Love with a Perfect Stranger
Imagine the possibility of falling in love with a complete stranger in just 45 minutes. Sounds improbable, right? Well, according to the intriguing research conducted by psychologists Arthur and Elaine Aron, it's not just a possibility—it's a reality. Their groundbreaking study focused on something simple yet profound: the power of asking and answering a series of 36 questions, revealing deeply personal insights, and the astonishing connection it can forge between two individuals who were previously perfect strangers.
Is it possible to fall in love with a perfect stranger in 45 minutes? Apparently so.
Husband and wife psychologists, Arthur and Elaine Aron, research how close relationships develop. Previous research has shown that a history of reciprocally exchanged favors leads to the bestowing of additional favors to their exchange partner, no matter who provided the last favor. In other words, the receiving and bestowing of favors builds trust, one of the fundamental building blocks of intimacy.
The Arons explored this already established research that suggests that reciprocal exchanges actually bind the transactors together, and wondered if they could kick it up a notch.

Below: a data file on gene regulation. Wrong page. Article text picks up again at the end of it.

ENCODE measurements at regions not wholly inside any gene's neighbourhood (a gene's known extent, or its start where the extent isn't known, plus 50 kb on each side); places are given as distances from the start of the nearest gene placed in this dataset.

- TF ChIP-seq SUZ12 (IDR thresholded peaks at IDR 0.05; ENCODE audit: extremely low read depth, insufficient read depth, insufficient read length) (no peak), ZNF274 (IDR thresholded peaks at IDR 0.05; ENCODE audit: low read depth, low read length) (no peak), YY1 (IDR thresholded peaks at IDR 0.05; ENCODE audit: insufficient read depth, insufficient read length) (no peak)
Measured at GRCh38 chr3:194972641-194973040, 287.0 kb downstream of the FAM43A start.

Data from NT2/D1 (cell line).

Could they construct a brief dyadic exchange that could create an experience to allow subjects to fall in love with a perfect stranger?
Forty-five minutes to closeness
Here's what the Drs. Aron did:
- subjects were paired off.
- Each pair moved through a process of taking turns answering a series of 36 questions.
- One subject would ask the question, and the other would answer in paragraphs. There would be little interruption because the couples were strangers.
- As each subject advanced through these questions, it required them to disclose more and more personal information about themselves. For example, the first question was an innocuous one; "What would constitute a perfect day for you?" One of the final questions was "of all the people in your family, whose death would be the most disturbing?"
The Machinery of Joyful Connection
Aron (1997) reported that relationships deepened in 45 minutes beyond all expectations.
Subjects said feelings of intimacy that were remarkable, given that on only 45 minutes had elapsed, and these exchanges occurred under laboratory conditions, not romantic candlelight.
Here's what's most unusual. We can't slough-off off this piece of research lightly. According to the Arons, hundreds of studies have confirmed the same outcome.
The process was by way of one of the building blocks of workplace emotional affairs; progressive personal self-disclosure engaged in through an escalatingly intimate process of reciprocal exchanges.
Personal disclosure, under the right conditions, can slide into intimacy with blinding speed.
The researchers offer two explanations for this phenomenon.
- First, it is the escalation of personal disclosure. As the couples reveal more personal information in a trusting way, mirror neurons are activated.
- Second, it is the reciprocal mutuality of acting together, back and forth. The couple becomes more synchronous.
If it can incline perfect strangers to fall in love with each other, what can it do for your marriage?